Mary Todd Lincoln is beyond doubt the most tragic of all America's First Ladies. Other have suffered great losses, but none so many losses beginning at such an early age. As a result, she was incapable of giving her husband the support that would have been so valuable for a man undergoing the trials faced by few men. It should always be remembered that the bright, vivacious young lady that Lincoln marred was a great asset to his Illinois political career and without Mary, he may never have been so
successful politically. We know more about Mary Lincoln as a failing First Lady and not about the years in Springfield where was
a valuable partner in her husband's political career.
Mary was the daughter of Eliza Parker and Robert Smith Todd, pioneer settlers of Kentucky. Robert Todd was a wealthy pillar
Mary lost her mother before the age of 7. This was the first of a list of tragic deaths which populate Mary's life. Until
her mother died, she had had a happy childhood, but this soon changed. Her father remarried after a few months. She felt
betrayed. Mary grew up in luxury, but remembered her childhood as "desolate" although she belonged to the aristocracy of
Lexington, with high-spirited social life and a sound private education. The major problem was her step-mother. The two did not
get along at all. Her step-mother once referred to her as "the Devil's spawn" which surely explains why Mary was anxious to get
out of the home..
Mary grew up in a large family. She had a large numbers of brothers and sisters from both of her father's marriage. Mary
was the fourth of seven children from her father's first marriage. When his first wife died, her father married again and had
nine more children. Mary seems to have been overwhelmed in this large brood. She felt neglected by her father which was probably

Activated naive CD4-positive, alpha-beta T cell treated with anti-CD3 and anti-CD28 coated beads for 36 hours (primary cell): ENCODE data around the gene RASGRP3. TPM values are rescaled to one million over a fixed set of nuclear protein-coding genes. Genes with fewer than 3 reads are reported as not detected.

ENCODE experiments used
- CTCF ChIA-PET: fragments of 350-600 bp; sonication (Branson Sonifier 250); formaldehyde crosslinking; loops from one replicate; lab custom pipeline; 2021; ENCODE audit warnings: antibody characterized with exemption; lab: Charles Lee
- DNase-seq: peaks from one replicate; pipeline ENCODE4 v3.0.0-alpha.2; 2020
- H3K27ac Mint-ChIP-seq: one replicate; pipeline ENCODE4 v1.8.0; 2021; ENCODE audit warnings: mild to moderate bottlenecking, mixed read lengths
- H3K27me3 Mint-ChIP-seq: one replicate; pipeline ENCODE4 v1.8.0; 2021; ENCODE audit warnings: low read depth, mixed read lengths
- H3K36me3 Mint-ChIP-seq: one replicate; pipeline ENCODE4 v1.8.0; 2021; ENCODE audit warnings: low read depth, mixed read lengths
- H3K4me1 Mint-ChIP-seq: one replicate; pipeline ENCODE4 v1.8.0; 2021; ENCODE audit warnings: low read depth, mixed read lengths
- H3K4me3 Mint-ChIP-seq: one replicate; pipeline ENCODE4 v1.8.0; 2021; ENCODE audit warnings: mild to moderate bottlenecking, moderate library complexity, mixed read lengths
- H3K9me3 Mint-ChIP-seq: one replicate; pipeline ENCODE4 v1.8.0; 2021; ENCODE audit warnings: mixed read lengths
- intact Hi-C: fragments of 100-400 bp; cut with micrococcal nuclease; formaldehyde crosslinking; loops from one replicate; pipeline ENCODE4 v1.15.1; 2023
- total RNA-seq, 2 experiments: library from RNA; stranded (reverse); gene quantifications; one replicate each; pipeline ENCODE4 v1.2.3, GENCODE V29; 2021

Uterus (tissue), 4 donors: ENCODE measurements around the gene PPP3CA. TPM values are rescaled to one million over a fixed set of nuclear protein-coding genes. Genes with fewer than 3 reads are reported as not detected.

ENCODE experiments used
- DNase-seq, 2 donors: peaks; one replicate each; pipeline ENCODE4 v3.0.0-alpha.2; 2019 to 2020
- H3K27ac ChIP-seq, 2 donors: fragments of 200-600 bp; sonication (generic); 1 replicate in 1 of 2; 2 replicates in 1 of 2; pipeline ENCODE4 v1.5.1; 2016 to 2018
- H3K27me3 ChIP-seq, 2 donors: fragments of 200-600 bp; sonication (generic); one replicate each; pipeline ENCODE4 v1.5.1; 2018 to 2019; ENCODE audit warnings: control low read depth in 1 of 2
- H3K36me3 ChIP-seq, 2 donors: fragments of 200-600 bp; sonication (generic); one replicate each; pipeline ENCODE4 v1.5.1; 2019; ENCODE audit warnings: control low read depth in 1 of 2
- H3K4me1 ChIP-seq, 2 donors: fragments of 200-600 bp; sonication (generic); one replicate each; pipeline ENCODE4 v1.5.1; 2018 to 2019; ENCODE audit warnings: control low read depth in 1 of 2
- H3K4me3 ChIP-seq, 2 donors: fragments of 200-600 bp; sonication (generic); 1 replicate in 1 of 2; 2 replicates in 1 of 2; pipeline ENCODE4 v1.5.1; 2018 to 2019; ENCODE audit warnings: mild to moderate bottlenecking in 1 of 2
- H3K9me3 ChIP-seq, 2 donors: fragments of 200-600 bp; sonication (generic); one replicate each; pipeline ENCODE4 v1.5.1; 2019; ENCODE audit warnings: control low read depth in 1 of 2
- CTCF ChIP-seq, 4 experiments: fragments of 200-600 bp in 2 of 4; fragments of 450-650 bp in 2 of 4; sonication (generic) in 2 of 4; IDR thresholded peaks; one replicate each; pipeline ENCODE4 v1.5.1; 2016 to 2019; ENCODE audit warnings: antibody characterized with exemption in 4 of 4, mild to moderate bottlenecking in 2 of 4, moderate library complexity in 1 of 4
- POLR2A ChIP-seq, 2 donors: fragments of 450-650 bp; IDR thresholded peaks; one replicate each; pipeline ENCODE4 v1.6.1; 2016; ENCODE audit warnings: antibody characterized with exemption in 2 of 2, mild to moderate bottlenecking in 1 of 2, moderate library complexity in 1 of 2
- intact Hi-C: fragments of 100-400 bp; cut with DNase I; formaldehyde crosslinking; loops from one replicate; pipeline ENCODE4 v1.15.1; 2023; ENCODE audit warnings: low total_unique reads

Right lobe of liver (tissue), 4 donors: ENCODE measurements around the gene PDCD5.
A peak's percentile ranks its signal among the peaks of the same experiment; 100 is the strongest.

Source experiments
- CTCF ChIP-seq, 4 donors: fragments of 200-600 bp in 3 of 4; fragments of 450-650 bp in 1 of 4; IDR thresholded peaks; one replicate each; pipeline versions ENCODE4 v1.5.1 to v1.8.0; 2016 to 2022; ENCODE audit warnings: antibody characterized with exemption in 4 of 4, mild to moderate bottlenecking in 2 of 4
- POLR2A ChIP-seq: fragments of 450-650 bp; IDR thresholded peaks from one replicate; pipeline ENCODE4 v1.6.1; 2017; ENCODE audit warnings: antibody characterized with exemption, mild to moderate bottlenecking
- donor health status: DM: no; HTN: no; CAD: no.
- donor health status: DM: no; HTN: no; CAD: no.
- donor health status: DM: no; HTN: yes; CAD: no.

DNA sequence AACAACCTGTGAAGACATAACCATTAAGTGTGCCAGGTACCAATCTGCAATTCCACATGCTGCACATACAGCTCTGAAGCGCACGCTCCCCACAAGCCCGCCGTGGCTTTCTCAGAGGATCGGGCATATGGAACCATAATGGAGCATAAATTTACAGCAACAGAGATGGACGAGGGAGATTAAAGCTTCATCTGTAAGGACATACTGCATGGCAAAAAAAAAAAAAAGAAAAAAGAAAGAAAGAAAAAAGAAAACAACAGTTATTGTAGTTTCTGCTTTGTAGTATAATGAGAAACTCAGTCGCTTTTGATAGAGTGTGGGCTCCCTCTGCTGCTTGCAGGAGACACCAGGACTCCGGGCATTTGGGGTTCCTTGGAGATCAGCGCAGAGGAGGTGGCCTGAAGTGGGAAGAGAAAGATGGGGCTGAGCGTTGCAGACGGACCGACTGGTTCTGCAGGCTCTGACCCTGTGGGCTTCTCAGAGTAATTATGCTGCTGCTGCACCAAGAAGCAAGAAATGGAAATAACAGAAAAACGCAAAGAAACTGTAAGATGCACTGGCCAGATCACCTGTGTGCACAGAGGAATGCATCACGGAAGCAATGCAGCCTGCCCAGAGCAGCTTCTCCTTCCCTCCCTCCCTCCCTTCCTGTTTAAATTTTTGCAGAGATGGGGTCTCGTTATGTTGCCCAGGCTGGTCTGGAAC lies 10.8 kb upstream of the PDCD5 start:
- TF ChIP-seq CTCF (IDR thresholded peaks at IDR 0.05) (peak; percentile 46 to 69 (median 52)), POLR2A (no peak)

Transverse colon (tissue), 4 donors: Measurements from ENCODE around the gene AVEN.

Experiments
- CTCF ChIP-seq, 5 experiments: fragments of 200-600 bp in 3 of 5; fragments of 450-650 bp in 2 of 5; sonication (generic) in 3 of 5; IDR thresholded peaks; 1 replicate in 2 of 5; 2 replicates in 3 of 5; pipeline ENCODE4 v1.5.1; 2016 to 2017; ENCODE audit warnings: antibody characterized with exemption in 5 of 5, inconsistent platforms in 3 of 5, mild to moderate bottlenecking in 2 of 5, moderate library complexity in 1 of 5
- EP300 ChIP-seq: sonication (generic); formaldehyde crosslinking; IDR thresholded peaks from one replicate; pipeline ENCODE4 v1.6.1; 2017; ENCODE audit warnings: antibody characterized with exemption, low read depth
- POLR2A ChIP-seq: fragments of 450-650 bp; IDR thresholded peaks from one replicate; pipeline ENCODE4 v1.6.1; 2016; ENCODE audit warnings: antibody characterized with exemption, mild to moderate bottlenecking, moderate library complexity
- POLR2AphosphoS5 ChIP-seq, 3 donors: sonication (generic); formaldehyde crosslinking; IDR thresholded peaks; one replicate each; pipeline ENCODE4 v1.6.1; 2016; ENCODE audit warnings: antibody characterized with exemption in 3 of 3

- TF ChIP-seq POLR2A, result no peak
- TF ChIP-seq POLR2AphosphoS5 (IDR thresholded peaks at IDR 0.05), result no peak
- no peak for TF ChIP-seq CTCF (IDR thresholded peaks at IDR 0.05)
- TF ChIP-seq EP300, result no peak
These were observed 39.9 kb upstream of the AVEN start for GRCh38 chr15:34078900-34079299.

the case with a second wife and so many children. And Mary did not get on well with her step-mother. [Berry} Her insecurity as a
child must have been a factor in her insecurity as First Lady. Her brothers were to support and fight for the South--some were to
be killed in the coming War. It was to a sister that she went to live to live to escape her step-mother. Her sister lived in
Springfield where she had married a former governor. It was in Springfield of course that she was to meet Abraham.
As a girlhood companion remembered her, Mary Todd was vivacious and impulsive, with an interesting
personality--but "she now and then could not restrain a witty, sarcastic speech that cut deeper than she intended...." A young
lawyer summed her up in 1840: "the very creature of excitement." All of these attributes marked her life, bringing her both
happiness and tragedy.
She was better educated than most women of the day and had much more formal education than her future husband. She had 12
years of formal education. She spoke French with a Parisian accent. She was better educated than most men of her day. As a
young lady she developed an interest in politics. This may have been a way of obtaining attention from her father whom she
Just 5 feet 2 inches at maturity, Mary had clear blue eyes, long lashes, light-brown hair with glints of bronze, and a lovely
complexion. She danced gracefully, she loved finery, and her crisp
intelligence polished the wiles of a Southern coquette.
Nearly 21, she went to Springfield, Illinois, to live with her sister Mrs. Ninian Edwards. She was not a beautiful young
woman, but attractive enough. It was her personality and intelligence which attracted men. She was soon the most popular young
lady in Springfield. Mary continued to have a great interest in politics.
Here she met Abraham Lincoln--in his own words, "a poor nobody then." Its unclear what Mary saw in Lincoln. His frontier
crudeness appalled her family. She spent their entire marriage trying to cultivate him. He was awkward at teas and dances,
socially primitive. Her sisters
advised Mary against the marriage. One sister called him "the ugliest man in town." Mary remembers being approached by a
unknown young man who said he was dying to dance with her in the worst way. She later added "And he was right." But Mary Todd,
however, saw something very special in the gainly young lawyer.
About 3 years after they met, after a stormy
courtship and broken engagement--Mary and Abraham were married in 1842. The two were opposites in background and temperament.
They were united, however, by what one historian describes as "an an enduring love"--by Mary's confidence in her husband's ability
and his gentle consideration of her excitable
ways. Others are not as convinced of the bonds between the two. Mary's incessant efforts to change him to what she thought was
a cultivated man must have been exasperating, much as he knew it was needed. This perhaps explains the extended periods riding
the circuit or long hours in his law office eating bologna sausages and crackers.
Their years in Springfield brought hard work, a family of boys, and reduced circumstances to the pleasure-loving girl who had